Forty Ways to Let Go and Feel Less Pain

Posted by M ws On Thursday, April 3, 2014 0 comments
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40 Ways to Let Go and Feel Less Pain

By Lori Deschene
Let Go

“If you let go a little, you will have a little peace. If you let go a lot, you will have a lot of peace.” ~Ajahn Chah

Eckhart Tolle believes we create and maintain problems because they give us a sense of identity. Perhaps this explains why we often hold onto our pain far beyond its ability to serve us.

We replay past mistakes over and over again in our head, allowing feelings of shame and regret to shape our actions in the present. We cling to frustration and worry about the future, as if the act of fixation somehow gives us power. We hold stress in our minds and bodies, potentially creating serious health issues, and accept that state of tension as the norm.

Though it may sound simple, Ajahn Chah’s advice speaks volumes.

There will never be a time when life is simple. There will always be time to practice accepting that. Every moment is a chance to let go and feel peaceful. Here are some ways to get started:

Let Go Of Frustration with Yourself/Your Life

1. Learn a new skill instead of dwelling on the skills you never mastered.

2. Change your perception—see the root cause as a blessing in disguise.

3. Cry it out. According to Dr. William Frey II, PH.D., biochemist at the Ramset Medical Center in Minneapolis, crying away your negative feelings releases harmful chemicals that build up in your body due to stress.

4. Channel your discontent into an immediate positive action—make some calls about new job opportunities, or walk to the community center to volunteer.

5. Use meditation or yoga to bring you into the present moment (instead of dwelling on the past or worrying about the future).

6. Make a list of your accomplishments—even the small ones— and add to it daily. You’ll have to let go of a little discontentment to make space for this self-satisfaction.

7. Visualize a box in your head labeled “Expectations.” Whenever you start dwelling on how things should be or should have been, mentally shelve the thoughts in this box.

8. Engage in a physical activity. Exercise decreases stress hormones and increases endorphins, chemicals that improve your state of mind.

9. Focus all your energy on something you can actually control instead of dwelling on things you can’t.

10. Express your feelings through a creative outlet, like blogging or painting. Add this to your to-do list and cross it off when you’re done. This will be a visual reminder that you have actively chosen to release these feelings.

Let go of Anger and Bitterness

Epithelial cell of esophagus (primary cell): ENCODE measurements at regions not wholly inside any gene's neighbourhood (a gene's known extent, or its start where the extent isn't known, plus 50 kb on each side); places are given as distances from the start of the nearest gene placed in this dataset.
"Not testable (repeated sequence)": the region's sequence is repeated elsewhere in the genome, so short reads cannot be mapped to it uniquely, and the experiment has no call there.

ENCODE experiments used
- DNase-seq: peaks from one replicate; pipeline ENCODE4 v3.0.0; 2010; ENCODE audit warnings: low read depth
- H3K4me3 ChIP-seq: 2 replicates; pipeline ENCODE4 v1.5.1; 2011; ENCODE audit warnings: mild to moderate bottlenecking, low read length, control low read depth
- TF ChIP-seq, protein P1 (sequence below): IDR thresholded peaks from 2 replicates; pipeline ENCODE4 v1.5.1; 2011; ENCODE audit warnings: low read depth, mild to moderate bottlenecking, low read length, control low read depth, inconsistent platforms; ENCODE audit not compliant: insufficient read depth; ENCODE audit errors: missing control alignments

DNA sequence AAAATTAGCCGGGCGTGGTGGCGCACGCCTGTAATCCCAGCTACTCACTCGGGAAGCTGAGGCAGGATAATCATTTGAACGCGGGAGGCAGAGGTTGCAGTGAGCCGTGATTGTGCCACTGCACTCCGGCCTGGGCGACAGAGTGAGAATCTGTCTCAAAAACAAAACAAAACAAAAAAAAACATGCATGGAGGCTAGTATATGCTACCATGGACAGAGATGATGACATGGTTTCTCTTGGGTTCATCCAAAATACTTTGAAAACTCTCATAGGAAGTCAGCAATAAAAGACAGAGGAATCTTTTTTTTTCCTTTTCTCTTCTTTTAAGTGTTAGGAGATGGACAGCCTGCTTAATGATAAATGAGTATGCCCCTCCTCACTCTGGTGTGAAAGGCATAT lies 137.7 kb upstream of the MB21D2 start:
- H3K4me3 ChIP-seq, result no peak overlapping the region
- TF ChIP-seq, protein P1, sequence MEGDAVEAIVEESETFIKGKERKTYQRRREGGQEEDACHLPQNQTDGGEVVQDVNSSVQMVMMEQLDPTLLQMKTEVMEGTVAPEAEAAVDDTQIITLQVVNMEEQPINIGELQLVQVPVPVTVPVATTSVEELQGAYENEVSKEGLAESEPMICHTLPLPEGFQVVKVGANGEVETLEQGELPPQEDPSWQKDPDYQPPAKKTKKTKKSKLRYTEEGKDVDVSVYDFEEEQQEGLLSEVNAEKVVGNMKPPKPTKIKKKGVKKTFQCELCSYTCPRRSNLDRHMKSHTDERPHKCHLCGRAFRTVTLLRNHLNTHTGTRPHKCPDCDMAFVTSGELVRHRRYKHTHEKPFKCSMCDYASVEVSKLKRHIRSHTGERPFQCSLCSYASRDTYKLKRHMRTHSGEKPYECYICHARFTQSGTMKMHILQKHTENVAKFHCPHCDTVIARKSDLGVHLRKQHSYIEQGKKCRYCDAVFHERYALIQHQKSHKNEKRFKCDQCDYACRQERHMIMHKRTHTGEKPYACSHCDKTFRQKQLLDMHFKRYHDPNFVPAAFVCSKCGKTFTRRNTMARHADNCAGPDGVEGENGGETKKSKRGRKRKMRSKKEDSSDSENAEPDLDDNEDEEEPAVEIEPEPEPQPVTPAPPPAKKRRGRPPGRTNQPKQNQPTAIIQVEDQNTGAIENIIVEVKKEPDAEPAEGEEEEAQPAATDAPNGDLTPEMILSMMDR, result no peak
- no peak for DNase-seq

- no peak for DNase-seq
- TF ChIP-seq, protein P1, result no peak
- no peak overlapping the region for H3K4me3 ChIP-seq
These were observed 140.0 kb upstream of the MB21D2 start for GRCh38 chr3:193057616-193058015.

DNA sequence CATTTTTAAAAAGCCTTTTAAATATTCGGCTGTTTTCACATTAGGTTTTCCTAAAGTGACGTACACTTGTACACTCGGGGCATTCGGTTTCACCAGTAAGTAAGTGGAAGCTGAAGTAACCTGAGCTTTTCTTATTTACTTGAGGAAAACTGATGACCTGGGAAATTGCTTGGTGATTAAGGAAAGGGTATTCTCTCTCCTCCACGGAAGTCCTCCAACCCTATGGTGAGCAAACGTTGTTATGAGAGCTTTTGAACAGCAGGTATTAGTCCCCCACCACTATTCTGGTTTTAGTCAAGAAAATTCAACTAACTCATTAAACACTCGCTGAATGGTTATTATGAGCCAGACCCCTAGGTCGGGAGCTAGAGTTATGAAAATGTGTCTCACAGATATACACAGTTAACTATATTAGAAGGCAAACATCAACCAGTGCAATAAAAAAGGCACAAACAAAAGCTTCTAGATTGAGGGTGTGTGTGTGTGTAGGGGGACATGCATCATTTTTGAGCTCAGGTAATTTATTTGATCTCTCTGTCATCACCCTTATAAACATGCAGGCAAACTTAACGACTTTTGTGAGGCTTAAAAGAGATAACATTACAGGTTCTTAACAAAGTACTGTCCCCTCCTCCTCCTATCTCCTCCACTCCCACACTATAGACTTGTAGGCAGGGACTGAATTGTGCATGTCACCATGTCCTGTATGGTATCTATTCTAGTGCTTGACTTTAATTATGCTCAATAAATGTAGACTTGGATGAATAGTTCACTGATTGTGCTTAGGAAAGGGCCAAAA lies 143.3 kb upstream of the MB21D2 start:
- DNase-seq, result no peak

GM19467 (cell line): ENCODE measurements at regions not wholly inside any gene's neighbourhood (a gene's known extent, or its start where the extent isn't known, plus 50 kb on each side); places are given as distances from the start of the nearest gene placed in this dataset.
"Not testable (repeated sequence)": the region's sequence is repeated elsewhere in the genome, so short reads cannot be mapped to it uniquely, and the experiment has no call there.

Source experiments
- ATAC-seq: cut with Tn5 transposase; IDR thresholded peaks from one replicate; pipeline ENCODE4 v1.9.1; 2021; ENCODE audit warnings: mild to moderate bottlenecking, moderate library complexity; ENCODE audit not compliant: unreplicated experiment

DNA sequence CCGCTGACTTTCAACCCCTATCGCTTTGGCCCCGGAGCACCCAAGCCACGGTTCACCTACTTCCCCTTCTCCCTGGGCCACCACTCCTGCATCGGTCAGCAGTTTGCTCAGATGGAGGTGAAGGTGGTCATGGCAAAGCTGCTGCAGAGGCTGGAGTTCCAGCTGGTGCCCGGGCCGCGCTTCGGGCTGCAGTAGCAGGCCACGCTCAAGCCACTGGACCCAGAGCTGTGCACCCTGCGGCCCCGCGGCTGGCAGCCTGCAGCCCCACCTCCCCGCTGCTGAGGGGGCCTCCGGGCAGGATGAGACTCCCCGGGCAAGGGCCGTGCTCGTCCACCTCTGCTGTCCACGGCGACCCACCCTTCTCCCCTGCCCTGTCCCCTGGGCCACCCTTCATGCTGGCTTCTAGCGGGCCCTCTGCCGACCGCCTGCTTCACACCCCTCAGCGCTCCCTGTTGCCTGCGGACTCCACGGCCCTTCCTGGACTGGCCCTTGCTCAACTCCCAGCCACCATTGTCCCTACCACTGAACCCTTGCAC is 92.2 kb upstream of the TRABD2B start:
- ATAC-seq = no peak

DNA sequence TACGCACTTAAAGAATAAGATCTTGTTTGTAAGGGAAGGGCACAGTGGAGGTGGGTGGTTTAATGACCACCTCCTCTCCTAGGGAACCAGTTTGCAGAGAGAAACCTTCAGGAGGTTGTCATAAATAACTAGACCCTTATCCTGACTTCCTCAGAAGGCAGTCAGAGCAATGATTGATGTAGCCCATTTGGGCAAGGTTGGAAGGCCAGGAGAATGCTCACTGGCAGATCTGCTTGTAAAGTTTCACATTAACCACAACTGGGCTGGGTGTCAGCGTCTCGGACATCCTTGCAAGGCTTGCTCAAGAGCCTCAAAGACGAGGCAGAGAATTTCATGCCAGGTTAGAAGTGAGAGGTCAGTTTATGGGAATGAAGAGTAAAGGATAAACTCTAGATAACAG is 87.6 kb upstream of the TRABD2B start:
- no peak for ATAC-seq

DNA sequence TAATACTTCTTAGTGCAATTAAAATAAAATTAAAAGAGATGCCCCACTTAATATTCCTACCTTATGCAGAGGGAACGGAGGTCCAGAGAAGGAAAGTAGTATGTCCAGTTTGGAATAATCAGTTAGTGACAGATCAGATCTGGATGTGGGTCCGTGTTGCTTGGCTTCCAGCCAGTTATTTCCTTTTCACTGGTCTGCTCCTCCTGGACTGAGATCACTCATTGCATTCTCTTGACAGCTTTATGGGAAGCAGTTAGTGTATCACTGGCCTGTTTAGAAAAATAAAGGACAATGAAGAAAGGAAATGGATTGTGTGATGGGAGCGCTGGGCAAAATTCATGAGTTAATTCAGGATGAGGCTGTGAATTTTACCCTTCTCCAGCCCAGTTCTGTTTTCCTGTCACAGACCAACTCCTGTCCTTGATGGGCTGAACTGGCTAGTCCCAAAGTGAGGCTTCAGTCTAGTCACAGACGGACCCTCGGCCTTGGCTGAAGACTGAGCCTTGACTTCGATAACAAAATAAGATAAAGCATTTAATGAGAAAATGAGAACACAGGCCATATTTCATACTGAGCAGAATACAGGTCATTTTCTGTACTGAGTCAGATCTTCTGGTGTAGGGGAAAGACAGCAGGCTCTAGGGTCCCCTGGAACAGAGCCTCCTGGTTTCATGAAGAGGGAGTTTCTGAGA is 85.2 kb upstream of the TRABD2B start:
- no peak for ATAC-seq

11. Feel it fully. If you stifle your feelings, they may leak out and affect everyone around you—not just the person who inspired your anger. Before you can let go of any emotion, you have to feel it fully.

12. Give yourself a rant window. Let yourself vent for a day before confronting the person who troubled you. This may diffuse the hostility and give you time to plan a rational confrontation.

13. Remind yourself that anger hurts you more than the person who upset you, and visualize it melting away as an act of kindness to yourself.

14. If possible, express your anger to the person who offended you. Communicating how you feel may help you move on. Keep in mind that you can’t control how the offender responds; you can only control how clearly and kindly you express yourself.

15. Take responsibility. Many times when you’re angry, you focus on what someone else did that was wrong, which essentially gives away your power. When you focus on what you could have done better, you often feel empowered and less bitter.

16. Put yourself in the offender’s shoes. We all make mistakes, and odds are you could have easily slipped up just like your husband, father, or friend did. Compassion dissolves anger.

17. Metaphorically throw it away. For example, jog with a backpack full of tennis balls. After you’ve built up a bit of rush, toss the balls one by one, labeling each as a part of your anger. (You’ll need to retrieve these—litter angers the earth!)

18. Use a stress ball, and express your anger physically and vocally when you use it. Make a scrunched up face or grunt. You may feel silly, but this allows you to actually express what you’re feeling inside.

19. Wear a rubber band on your wrist and gently flick it when you start obsessing on angry thoughts. This trains your mind to associate that type of persistent negativity with something unpleasant.

20. Remind yourself these are your only three options: remove yourself from the situation, change it, or accept it. These acts create happiness; holding onto bitterness never does.

Let Go Of Past Relationships

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